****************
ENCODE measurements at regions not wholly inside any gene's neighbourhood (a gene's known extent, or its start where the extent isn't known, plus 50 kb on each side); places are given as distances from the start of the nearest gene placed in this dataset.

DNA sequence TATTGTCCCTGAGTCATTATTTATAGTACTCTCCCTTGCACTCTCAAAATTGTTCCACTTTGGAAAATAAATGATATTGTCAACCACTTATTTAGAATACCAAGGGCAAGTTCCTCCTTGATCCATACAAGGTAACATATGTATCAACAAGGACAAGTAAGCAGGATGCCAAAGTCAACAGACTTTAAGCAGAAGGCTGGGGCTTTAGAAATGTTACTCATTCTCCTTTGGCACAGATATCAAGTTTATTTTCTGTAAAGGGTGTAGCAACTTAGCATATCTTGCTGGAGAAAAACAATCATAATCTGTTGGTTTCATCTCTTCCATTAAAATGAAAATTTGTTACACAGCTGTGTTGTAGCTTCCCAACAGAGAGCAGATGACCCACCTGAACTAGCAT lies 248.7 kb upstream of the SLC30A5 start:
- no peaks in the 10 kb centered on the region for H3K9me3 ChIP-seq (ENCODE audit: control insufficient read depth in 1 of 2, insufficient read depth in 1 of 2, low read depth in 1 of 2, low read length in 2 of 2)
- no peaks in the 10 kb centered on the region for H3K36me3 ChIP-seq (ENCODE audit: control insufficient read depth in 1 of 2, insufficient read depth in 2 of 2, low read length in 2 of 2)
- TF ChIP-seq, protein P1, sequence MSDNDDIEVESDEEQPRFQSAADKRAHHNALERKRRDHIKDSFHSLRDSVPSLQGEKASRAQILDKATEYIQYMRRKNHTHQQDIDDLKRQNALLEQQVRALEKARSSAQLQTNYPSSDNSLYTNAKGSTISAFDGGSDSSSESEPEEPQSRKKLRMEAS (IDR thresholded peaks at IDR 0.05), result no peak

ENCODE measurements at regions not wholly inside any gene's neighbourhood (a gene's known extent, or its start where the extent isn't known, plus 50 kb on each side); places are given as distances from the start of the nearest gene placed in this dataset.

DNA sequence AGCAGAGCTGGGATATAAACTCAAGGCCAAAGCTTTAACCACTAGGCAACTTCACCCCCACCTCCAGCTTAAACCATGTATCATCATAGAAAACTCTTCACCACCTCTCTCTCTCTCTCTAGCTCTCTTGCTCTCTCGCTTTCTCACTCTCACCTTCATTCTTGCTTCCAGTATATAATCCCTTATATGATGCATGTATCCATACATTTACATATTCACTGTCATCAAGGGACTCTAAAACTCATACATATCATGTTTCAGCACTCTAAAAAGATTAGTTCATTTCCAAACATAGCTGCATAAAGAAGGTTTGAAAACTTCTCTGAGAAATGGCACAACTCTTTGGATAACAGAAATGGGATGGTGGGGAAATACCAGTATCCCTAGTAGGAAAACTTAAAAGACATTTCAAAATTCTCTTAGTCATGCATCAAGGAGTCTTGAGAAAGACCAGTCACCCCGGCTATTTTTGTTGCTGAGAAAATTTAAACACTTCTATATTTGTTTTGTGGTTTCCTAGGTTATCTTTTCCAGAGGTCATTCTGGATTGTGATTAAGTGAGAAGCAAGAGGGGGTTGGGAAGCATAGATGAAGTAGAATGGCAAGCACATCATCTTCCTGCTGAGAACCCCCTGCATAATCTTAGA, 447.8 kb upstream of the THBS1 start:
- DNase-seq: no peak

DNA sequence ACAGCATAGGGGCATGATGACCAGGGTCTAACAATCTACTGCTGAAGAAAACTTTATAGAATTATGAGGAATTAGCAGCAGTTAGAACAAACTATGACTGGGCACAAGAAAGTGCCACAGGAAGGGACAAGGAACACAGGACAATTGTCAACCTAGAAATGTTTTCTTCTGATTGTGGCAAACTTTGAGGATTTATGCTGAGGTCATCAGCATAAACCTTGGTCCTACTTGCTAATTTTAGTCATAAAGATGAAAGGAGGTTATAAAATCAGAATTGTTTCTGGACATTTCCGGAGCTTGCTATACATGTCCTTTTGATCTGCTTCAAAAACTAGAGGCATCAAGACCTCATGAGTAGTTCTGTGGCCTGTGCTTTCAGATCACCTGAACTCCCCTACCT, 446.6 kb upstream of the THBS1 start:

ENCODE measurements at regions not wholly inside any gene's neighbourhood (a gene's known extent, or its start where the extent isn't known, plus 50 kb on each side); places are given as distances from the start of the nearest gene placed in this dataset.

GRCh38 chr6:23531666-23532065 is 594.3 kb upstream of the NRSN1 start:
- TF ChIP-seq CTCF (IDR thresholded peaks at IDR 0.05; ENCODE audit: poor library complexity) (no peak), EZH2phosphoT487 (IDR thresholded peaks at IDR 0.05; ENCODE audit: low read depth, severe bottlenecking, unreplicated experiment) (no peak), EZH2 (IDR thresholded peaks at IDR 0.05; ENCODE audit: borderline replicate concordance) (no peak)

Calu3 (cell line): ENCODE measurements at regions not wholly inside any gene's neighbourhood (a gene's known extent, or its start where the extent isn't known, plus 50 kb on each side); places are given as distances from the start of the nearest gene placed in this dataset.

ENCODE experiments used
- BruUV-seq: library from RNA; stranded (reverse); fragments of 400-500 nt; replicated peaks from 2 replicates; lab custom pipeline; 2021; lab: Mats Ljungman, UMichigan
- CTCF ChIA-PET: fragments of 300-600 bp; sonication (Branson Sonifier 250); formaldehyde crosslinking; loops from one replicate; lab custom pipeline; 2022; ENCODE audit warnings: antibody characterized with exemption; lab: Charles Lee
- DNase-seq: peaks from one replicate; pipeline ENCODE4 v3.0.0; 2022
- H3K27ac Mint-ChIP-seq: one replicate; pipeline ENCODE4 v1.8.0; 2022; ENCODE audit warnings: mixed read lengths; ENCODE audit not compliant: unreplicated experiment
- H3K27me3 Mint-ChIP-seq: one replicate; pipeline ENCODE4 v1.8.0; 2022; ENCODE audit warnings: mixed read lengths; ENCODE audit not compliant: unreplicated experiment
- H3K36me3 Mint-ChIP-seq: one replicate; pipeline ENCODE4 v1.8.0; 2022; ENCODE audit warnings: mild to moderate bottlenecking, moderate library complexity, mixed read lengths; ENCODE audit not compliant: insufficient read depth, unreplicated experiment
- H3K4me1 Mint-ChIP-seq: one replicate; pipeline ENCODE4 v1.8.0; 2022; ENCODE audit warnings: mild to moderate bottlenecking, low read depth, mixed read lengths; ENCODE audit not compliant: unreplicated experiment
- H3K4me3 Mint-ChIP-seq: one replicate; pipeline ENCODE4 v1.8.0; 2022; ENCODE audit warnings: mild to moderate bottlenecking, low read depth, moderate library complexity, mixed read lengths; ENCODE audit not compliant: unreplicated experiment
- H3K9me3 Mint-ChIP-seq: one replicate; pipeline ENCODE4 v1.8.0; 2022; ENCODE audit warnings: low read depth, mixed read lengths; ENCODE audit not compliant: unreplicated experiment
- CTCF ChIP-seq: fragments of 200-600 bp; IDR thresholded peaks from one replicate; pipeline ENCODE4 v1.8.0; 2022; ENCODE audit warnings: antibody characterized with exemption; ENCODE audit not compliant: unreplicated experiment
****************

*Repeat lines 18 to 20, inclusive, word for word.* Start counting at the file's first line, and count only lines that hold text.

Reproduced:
- H3K27ac Mint-ChIP-seq: one replicate; pipeline ENCODE4 v1.8.0; 2022; ENCODE audit warnings: mixed read lengths; ENCODE audit not compliant: unreplicated experiment
- H3K27me3 Mint-ChIP-seq: one replicate; pipeline ENCODE4 v1.8.0; 2022; ENCODE audit warnings: mixed read lengths; ENCODE audit not compliant: unreplicated experiment
- H3K36me3 Mint-ChIP-seq: one replicate; pipeline ENCODE4 v1.8.0; 2022; ENCODE audit warnings: mild to moderate bottlenecking, moderate library complexity, mixed read lengths; ENCODE audit not compliant: insufficient read depth, unreplicated experiment